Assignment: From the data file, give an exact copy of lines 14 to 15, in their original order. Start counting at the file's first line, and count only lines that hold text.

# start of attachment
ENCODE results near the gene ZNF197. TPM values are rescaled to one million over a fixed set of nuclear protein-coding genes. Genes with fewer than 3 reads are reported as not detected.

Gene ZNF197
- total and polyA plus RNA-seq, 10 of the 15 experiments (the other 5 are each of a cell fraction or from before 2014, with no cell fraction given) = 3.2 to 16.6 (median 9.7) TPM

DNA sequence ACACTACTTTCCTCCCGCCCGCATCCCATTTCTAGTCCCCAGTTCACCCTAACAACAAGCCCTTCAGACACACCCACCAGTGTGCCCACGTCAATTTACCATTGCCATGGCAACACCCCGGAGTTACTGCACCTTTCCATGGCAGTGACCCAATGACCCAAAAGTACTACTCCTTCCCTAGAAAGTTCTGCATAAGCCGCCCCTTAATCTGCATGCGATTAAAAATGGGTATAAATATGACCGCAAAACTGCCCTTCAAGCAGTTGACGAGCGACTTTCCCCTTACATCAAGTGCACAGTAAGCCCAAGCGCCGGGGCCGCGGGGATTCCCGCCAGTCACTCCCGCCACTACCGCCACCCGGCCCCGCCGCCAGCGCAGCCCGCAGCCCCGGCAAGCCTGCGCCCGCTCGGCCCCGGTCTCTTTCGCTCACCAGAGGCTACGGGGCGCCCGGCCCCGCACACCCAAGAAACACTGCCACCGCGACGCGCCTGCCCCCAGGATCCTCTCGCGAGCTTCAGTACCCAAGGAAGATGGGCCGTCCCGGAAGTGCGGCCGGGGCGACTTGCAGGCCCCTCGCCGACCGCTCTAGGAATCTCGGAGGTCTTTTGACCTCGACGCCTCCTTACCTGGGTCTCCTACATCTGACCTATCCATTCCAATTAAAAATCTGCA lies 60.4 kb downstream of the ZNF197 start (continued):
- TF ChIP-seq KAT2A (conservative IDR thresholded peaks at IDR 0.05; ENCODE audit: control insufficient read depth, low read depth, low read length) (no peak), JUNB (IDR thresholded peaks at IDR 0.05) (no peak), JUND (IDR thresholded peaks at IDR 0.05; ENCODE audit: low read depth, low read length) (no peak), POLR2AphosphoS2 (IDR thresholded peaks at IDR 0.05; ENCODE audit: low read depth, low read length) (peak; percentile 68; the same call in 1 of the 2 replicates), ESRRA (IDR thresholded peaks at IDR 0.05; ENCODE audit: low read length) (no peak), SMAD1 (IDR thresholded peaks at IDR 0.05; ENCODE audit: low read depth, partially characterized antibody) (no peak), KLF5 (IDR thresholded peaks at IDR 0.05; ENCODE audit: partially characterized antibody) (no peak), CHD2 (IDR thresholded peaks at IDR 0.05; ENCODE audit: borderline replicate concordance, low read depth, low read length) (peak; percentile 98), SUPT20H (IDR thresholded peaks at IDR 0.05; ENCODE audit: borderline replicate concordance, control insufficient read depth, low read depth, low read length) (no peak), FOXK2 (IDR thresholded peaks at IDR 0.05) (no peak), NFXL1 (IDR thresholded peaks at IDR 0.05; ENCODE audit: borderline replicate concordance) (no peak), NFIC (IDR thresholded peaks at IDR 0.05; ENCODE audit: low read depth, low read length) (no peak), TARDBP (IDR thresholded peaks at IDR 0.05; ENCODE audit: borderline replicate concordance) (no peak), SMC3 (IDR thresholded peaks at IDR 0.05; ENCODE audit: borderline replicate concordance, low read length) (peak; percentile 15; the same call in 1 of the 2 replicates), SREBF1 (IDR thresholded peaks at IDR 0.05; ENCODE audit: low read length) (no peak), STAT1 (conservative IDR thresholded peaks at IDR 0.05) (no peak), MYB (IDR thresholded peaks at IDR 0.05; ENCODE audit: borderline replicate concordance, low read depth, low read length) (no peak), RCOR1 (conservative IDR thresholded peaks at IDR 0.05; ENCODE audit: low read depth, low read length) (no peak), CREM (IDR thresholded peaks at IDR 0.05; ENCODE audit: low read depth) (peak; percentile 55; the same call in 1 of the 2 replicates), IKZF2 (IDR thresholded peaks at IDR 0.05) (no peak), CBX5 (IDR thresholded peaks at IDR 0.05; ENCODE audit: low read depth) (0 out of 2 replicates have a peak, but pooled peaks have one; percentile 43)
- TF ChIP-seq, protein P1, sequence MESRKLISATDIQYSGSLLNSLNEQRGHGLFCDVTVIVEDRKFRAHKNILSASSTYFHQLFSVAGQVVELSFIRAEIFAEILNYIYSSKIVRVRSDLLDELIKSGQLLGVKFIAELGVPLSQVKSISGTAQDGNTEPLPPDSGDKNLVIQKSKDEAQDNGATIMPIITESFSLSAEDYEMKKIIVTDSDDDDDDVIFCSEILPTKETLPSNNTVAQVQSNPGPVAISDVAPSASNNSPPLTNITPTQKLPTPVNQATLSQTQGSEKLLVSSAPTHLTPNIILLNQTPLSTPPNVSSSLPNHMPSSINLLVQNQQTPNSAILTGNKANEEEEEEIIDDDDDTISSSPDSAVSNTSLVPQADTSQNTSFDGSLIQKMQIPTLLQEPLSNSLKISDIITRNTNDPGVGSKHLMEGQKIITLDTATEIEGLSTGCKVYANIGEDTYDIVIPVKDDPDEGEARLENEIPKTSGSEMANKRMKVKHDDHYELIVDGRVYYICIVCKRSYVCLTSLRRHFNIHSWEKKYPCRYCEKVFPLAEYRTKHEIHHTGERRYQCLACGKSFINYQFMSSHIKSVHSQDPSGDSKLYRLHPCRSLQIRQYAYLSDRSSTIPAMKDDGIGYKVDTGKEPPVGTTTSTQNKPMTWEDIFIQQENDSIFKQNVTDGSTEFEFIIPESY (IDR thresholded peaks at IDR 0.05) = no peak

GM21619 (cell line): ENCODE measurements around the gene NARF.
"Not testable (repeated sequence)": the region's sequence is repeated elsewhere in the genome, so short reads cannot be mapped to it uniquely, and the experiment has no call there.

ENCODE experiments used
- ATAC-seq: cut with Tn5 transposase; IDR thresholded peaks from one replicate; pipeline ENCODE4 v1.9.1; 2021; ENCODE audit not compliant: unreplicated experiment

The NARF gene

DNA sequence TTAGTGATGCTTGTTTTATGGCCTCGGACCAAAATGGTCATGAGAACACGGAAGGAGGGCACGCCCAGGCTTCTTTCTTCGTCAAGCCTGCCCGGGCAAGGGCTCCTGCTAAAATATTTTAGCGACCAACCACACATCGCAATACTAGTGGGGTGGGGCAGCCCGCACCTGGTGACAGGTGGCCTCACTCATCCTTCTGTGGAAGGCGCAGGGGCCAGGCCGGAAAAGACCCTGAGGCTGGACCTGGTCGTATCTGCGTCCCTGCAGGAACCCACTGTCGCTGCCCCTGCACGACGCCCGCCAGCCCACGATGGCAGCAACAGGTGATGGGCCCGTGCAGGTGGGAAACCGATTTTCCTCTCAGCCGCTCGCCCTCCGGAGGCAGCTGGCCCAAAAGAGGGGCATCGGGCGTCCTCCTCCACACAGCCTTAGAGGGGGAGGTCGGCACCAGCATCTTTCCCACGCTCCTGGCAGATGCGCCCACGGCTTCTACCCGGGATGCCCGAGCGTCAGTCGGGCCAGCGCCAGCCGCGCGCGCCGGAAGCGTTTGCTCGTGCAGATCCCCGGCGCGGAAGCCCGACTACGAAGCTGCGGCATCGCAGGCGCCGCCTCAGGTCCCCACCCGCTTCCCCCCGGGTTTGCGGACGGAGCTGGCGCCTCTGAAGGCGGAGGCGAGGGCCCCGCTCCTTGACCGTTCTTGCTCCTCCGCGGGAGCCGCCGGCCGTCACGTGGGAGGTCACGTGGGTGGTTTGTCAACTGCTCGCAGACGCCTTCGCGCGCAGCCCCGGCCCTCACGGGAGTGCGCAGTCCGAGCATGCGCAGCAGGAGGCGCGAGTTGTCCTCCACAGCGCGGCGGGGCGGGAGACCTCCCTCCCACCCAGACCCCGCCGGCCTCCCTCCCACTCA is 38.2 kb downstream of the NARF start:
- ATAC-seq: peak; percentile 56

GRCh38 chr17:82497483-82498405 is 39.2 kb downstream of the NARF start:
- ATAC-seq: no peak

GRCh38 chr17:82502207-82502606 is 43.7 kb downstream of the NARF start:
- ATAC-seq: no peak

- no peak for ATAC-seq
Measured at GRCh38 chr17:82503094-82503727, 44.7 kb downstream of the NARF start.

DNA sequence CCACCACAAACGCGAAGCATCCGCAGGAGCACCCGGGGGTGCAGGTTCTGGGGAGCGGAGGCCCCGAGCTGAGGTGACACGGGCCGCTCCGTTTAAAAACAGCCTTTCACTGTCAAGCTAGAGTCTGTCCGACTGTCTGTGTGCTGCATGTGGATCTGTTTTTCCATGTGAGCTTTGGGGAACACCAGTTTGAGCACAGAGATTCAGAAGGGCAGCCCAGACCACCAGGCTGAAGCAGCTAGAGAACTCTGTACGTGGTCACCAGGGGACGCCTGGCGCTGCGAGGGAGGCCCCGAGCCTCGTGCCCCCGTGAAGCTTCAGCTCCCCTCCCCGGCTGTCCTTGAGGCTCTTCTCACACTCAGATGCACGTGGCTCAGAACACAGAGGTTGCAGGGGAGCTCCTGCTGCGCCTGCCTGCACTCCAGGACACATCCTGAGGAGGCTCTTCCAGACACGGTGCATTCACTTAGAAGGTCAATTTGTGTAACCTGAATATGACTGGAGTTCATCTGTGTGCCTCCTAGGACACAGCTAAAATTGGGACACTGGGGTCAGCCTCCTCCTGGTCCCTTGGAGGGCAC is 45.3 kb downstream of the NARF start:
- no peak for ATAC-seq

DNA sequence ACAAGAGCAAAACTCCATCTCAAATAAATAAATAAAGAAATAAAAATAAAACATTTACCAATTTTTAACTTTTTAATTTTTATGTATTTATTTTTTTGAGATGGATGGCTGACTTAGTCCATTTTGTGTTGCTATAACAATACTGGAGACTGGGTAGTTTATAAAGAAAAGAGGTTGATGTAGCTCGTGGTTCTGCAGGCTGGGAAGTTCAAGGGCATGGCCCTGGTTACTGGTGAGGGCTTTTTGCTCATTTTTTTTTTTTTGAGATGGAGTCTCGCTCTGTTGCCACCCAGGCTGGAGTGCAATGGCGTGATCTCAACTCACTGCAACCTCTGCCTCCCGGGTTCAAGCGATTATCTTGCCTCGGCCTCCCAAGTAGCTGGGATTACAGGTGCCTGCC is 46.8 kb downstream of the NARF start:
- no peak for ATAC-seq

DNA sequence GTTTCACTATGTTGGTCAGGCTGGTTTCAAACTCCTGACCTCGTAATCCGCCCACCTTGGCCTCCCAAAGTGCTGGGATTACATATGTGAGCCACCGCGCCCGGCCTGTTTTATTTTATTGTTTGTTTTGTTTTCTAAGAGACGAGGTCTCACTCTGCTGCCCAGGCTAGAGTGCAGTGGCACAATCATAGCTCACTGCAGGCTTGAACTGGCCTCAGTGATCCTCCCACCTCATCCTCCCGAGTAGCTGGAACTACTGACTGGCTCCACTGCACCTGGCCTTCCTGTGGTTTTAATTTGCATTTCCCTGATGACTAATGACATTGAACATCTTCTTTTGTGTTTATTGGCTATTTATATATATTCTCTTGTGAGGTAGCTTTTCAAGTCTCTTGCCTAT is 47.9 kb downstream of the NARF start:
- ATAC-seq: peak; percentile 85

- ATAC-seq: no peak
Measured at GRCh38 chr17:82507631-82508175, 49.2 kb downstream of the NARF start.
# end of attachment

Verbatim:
GRCh38 chr17:82497483-82498405 is 39.2 kb downstream of the NARF start:
- ATAC-seq: no peak